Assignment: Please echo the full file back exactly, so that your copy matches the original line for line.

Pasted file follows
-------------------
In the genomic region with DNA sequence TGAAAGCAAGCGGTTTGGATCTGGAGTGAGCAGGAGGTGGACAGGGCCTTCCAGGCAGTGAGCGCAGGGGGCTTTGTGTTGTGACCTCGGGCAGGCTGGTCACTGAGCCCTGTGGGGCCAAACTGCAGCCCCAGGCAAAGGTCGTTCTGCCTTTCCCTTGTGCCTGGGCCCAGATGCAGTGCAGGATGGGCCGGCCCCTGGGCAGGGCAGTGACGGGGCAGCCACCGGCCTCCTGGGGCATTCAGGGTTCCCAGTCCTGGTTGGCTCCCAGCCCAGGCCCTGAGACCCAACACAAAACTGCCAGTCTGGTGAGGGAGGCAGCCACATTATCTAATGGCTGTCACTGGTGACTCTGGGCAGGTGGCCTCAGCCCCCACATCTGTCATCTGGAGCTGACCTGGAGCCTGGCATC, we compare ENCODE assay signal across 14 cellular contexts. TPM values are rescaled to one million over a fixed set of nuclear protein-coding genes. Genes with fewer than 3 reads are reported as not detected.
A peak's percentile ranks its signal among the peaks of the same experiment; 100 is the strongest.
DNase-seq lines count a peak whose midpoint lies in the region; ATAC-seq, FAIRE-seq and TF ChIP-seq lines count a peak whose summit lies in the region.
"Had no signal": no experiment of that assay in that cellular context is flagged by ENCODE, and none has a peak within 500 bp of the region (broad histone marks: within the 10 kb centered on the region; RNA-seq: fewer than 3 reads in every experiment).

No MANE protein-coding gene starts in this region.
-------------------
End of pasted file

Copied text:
In the genomic region with DNA sequence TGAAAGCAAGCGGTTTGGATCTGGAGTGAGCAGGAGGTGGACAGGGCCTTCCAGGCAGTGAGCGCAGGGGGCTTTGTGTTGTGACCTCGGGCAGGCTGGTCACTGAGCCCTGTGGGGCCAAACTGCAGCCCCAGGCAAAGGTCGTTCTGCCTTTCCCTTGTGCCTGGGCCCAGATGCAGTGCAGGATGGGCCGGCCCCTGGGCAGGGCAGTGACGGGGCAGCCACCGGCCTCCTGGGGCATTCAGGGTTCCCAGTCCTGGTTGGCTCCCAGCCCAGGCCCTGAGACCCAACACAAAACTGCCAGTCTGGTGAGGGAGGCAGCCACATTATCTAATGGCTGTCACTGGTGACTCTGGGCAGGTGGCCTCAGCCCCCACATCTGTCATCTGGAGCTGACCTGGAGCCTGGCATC, we compare ENCODE assay signal across 14 cellular contexts. TPM values are rescaled to one million over a fixed set of nuclear protein-coding genes. Genes with fewer than 3 reads are reported as not detected.
A peak's percentile ranks its signal among the peaks of the same experiment; 100 is the strongest.
DNase-seq lines count a peak whose midpoint lies in the region; ATAC-seq, FAIRE-seq and TF ChIP-seq lines count a peak whose summit lies in the region.
"Had no signal": no experiment of that assay in that cellular context is flagged by ENCODE, and none has a peak within 500 bp of the region (broad histone marks: within the 10 kb centered on the region; RNA-seq: fewer than 3 reads in every experiment).

No MANE protein-coding gene starts in this region.